If he truly meant no offense to whites, why use the term “whities” at all?  Why didn’t he use something more specific to the actual offense, like “bigots,” because that is, after all, evidently what those other patrons were, racial bigots, regardless of their race.

What if, while he was in the restaurant, he had turned to those bigots and called them “freakin’ whities.” Oh, but I forgot, Lee said his comment wasn’t offensive.  Oh, thank you, Mr. Pigrum, for deciding for the rest of us what is and isn’t offensive.  And tell those bigots, who already don’t want you there (this took place in Oklahoma), that it’s not offensive.  Good luck with that.

Okay, so maybe he wouldn’t say it in a restaurant full of bigots.  But, he will, and did, say it to, potentially, thousands on Facebook.  How does that work?  Is that how people view it?  Anything goes because they are protected by their little cyber wall?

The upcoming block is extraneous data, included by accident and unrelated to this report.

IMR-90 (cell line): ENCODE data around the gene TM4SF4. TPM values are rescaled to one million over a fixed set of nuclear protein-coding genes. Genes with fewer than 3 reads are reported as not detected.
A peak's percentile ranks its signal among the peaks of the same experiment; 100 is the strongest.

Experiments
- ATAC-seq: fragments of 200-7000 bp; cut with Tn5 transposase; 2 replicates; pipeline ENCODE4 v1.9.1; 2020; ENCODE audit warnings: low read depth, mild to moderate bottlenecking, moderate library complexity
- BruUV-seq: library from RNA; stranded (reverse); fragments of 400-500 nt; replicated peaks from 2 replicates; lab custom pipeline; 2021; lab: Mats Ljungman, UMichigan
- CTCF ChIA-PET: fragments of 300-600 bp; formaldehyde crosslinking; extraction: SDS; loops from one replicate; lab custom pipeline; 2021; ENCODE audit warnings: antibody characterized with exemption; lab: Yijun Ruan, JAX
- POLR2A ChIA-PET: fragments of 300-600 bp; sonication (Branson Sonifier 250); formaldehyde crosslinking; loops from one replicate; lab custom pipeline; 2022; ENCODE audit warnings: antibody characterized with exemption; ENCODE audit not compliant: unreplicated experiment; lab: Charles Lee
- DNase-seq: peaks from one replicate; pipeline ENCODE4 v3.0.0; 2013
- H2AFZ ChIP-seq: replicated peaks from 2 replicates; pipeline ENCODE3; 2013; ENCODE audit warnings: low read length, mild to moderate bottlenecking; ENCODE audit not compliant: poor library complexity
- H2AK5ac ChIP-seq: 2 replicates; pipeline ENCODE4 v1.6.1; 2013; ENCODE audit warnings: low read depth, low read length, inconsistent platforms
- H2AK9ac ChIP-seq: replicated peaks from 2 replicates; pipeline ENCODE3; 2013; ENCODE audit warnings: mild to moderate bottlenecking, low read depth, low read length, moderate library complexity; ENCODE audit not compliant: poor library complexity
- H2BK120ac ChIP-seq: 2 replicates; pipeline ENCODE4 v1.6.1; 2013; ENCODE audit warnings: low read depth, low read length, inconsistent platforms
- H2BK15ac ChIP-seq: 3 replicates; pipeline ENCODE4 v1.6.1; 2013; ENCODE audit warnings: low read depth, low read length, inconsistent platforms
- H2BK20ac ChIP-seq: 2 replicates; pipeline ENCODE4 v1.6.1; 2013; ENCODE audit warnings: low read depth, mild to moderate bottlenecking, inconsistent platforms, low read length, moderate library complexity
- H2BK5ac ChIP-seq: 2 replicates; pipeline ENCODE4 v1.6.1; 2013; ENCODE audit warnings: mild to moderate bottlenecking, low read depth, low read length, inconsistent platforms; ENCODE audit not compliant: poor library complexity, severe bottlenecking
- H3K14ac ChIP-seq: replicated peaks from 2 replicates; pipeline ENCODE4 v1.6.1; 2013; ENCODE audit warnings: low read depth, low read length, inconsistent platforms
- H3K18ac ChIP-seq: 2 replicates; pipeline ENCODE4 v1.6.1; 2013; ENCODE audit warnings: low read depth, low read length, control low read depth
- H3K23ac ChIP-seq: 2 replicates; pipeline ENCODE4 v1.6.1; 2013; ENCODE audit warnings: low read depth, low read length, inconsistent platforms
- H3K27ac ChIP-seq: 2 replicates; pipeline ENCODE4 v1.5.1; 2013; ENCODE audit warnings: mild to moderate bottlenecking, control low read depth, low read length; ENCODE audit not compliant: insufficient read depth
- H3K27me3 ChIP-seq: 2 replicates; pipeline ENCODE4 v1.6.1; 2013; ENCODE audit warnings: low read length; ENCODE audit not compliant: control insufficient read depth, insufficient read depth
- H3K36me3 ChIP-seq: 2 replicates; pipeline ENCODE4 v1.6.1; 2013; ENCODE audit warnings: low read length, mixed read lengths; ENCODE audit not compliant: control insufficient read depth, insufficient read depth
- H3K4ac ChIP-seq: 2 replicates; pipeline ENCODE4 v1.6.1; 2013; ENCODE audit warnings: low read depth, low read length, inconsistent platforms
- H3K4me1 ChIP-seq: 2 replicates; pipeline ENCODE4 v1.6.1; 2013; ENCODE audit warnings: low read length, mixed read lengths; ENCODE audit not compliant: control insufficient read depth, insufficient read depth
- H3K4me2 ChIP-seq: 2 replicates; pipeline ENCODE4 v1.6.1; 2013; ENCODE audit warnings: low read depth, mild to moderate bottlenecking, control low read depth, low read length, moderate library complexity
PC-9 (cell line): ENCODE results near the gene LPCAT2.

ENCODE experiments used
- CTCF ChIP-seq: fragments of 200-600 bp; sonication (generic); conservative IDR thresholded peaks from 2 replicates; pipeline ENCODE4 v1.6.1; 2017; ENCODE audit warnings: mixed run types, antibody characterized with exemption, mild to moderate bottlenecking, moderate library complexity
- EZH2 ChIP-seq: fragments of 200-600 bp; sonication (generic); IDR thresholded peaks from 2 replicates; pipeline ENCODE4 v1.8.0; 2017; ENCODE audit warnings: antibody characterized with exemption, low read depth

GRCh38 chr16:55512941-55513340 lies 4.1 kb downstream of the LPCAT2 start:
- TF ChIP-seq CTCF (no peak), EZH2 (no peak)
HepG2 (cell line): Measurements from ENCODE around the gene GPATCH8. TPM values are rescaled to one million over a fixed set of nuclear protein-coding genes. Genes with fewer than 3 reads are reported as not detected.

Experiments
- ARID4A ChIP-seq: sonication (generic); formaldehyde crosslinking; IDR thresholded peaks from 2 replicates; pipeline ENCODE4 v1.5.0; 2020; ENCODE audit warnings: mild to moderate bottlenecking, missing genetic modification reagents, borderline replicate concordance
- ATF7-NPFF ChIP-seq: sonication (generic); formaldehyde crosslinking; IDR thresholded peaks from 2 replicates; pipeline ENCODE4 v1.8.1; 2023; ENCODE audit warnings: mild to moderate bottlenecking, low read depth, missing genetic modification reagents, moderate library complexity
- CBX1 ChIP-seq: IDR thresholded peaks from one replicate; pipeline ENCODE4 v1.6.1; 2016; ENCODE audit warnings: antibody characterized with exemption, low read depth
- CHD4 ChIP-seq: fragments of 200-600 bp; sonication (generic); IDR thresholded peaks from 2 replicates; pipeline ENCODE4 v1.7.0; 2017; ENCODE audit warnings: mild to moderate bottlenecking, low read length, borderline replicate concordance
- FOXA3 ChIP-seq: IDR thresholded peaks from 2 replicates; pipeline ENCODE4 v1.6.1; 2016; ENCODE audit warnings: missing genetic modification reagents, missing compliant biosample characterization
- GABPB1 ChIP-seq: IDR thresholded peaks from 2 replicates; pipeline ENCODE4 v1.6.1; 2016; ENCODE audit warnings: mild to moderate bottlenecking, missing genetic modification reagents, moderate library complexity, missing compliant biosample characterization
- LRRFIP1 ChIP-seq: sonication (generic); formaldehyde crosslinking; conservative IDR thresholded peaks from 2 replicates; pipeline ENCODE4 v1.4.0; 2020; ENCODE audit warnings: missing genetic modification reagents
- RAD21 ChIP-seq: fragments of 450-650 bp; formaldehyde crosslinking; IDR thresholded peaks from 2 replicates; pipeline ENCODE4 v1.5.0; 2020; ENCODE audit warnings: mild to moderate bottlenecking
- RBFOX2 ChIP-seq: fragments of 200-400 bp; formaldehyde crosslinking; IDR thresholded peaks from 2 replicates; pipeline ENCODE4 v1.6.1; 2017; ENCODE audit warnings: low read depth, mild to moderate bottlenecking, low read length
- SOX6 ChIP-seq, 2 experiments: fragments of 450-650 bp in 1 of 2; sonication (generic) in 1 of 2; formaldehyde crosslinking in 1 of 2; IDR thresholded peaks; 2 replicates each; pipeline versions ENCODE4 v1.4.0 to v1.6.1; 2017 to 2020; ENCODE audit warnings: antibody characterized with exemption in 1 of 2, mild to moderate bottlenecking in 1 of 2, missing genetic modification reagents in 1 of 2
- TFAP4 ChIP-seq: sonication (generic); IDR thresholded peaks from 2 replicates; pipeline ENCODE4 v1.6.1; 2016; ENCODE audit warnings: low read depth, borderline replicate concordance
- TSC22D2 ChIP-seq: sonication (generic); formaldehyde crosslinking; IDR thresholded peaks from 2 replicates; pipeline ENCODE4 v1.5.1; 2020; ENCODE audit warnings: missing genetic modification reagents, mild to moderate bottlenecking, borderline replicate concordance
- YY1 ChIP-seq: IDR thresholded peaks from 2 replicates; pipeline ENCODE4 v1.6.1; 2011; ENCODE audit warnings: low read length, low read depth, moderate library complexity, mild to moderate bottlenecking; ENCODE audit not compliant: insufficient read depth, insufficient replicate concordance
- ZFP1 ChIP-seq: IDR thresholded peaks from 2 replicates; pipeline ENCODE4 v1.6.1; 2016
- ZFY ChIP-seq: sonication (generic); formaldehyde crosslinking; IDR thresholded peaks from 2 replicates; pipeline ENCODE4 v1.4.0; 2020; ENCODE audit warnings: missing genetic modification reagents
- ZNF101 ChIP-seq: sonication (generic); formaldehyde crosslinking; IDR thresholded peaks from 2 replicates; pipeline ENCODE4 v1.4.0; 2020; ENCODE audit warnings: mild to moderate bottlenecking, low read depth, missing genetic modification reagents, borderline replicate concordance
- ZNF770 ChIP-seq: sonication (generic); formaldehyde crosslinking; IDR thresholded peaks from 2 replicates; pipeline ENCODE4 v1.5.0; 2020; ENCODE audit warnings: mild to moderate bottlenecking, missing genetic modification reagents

If I said, “Freakin’ blackies” referring to some bigoted black people, would that be okay?  And, by putting it the way he did, didn’t he imply that all white people act that way?  Isn’t it the very definition of racial prejudice to make judgments about an entire race based only on the actions of some?  That is, of course, exactly what it means:  An adverse judgment or opinion formed beforehand without good justification--to pre judge, hence prejudice.

But, evidently, he thinks it’s okay for him since he mentioned he can’t be racist because he’s mixed.  Really?  How does having more than one race’s blood coursing through your veins make it okay to make prejudiced comments and display racist behavior, and be immune from being a racist?  As Forrest Gump would have said, racist is as racist does.  

I have the blood of five nationalities and two races running down my face every time I cut myself shaving.  I suppose, by his reasoning, I can make any derogatory comment I want toward anyone I please and not be held accountable.  And, hey, as long as some of my friends know I’m only joking, I can say those things in a public forum and everyone who doesn't know me will just have to accept it—it’s okay.